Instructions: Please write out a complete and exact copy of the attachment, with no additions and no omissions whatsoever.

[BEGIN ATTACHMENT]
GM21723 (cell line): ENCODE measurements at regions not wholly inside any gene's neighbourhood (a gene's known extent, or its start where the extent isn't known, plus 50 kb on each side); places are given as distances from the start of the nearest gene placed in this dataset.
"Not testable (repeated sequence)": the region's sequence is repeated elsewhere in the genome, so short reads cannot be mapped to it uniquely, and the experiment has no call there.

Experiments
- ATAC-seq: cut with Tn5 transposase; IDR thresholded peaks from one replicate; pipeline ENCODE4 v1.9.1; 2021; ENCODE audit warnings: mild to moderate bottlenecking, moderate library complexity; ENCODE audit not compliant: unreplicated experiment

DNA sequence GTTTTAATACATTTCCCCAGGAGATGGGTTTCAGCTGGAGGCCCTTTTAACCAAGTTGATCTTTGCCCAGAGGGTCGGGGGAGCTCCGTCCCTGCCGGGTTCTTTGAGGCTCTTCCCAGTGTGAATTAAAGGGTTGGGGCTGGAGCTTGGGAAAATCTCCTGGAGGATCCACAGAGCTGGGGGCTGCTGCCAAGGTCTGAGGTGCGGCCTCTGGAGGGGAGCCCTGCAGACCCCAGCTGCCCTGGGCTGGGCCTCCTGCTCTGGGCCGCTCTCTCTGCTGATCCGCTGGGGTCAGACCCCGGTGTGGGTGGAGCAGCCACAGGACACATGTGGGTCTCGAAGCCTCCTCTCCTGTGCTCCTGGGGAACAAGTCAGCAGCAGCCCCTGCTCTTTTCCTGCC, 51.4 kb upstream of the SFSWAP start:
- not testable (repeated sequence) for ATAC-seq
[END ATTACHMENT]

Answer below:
GM21723 (cell line): ENCODE measurements at regions not wholly inside any gene's neighbourhood (a gene's known extent, or its start where the extent isn't known, plus 50 kb on each side); places are given as distances from the start of the nearest gene placed in this dataset.
"Not testable (repeated sequence)": the region's sequence is repeated elsewhere in the genome, so short reads cannot be mapped to it uniquely, and the experiment has no call there.

Experiments
- ATAC-seq: cut with Tn5 transposase; IDR thresholded peaks from one replicate; pipeline ENCODE4 v1.9.1; 2021; ENCODE audit warnings: mild to moderate bottlenecking, moderate library complexity; ENCODE audit not compliant: unreplicated experiment

DNA sequence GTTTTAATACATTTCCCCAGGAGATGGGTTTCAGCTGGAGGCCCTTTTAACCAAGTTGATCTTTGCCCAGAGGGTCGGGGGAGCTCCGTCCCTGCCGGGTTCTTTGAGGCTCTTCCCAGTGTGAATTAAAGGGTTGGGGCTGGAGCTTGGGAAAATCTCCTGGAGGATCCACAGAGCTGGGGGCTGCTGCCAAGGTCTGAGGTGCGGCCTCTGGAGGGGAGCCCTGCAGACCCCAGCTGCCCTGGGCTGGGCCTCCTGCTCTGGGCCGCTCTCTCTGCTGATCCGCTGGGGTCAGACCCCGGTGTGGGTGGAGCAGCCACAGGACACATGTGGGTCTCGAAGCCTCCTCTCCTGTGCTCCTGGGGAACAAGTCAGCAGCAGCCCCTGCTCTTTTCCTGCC, 51.4 kb upstream of the SFSWAP start:
- not testable (repeated sequence) for ATAC-seq